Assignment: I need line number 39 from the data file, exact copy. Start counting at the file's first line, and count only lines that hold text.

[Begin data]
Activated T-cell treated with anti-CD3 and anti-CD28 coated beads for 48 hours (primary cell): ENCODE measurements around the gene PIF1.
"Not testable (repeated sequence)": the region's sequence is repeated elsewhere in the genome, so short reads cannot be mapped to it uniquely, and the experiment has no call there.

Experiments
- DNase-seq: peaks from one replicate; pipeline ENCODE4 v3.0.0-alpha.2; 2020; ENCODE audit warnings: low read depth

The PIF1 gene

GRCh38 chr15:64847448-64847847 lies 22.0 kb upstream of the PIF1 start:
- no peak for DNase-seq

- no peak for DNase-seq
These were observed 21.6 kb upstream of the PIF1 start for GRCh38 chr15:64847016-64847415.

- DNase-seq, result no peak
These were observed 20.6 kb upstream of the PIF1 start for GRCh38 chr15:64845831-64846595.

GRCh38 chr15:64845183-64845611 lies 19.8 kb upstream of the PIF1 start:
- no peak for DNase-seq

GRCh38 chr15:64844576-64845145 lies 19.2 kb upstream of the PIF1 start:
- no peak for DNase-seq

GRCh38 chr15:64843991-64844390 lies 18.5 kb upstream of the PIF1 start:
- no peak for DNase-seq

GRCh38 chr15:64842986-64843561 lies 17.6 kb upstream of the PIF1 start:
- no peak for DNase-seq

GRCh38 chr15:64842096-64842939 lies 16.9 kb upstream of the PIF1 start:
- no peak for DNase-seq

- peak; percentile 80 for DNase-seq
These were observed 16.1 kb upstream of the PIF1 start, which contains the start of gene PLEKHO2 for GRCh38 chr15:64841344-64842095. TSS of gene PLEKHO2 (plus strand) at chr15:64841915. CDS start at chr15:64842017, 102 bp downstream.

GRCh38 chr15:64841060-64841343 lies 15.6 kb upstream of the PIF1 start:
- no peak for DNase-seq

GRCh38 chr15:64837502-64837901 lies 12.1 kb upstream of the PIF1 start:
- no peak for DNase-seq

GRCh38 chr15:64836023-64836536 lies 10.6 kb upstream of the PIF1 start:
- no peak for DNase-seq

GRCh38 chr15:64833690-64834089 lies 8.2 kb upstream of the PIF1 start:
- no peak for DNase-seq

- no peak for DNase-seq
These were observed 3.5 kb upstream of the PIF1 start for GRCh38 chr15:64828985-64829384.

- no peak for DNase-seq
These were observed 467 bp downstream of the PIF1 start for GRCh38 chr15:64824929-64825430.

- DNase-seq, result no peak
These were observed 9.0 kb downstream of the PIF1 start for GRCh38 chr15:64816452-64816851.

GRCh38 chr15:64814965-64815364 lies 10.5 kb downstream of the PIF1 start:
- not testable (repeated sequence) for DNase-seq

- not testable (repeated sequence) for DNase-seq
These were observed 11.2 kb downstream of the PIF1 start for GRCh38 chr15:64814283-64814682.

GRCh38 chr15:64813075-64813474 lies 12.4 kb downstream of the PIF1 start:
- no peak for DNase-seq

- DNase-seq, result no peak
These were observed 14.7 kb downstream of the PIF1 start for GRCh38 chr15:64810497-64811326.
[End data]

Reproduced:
- not testable (repeated sequence) for DNase-seq